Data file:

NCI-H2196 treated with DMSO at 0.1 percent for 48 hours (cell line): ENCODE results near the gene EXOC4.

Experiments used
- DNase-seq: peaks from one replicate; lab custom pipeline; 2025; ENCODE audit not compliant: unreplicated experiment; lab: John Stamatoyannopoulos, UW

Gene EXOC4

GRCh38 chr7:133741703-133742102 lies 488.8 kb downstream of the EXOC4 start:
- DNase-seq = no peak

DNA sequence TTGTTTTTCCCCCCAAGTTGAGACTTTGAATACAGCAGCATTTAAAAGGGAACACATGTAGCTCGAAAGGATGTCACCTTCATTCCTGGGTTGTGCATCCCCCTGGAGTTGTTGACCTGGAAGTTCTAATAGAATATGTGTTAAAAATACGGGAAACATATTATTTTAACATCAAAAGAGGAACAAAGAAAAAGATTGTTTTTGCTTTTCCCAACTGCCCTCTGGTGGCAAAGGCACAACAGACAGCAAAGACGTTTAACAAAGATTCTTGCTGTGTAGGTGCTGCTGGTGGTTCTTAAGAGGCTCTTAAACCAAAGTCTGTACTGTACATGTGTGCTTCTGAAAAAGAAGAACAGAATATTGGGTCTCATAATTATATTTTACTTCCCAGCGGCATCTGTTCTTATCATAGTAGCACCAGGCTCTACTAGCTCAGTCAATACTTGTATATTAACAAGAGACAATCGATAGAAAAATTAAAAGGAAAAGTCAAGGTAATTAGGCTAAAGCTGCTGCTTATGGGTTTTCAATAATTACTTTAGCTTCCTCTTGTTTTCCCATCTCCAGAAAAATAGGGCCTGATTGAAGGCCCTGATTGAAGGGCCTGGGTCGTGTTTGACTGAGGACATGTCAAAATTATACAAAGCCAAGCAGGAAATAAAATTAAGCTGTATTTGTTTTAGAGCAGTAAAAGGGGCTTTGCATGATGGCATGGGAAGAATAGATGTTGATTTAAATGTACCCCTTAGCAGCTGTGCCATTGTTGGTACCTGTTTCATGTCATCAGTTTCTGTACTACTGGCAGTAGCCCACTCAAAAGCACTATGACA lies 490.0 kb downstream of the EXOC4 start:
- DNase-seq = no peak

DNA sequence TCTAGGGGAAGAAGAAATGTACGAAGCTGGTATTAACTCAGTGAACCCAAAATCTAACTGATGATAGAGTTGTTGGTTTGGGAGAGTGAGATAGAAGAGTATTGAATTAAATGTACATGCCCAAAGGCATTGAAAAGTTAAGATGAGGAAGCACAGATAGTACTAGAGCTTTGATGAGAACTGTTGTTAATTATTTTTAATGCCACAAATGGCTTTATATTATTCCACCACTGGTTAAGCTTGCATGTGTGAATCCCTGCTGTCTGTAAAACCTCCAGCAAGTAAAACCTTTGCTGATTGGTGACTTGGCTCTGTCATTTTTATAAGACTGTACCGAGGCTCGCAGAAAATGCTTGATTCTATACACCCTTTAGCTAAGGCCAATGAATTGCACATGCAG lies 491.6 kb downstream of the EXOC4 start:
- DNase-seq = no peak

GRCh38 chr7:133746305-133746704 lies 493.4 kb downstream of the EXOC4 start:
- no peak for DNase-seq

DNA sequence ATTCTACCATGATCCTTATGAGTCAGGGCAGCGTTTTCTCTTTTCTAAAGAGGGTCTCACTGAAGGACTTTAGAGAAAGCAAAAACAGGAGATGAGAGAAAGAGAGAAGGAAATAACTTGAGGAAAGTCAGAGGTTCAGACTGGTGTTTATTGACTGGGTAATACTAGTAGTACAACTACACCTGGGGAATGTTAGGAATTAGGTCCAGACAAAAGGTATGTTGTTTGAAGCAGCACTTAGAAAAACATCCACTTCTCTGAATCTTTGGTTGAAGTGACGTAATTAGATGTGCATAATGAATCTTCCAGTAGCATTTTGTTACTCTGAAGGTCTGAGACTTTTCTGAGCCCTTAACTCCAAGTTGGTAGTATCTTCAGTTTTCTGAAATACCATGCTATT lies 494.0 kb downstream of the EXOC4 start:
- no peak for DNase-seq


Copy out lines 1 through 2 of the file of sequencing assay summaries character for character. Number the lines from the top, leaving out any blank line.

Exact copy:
NCI-H2196 treated with DMSO at 0.1 percent for 48 hours (cell line): ENCODE results near the gene EXOC4.

Experiments used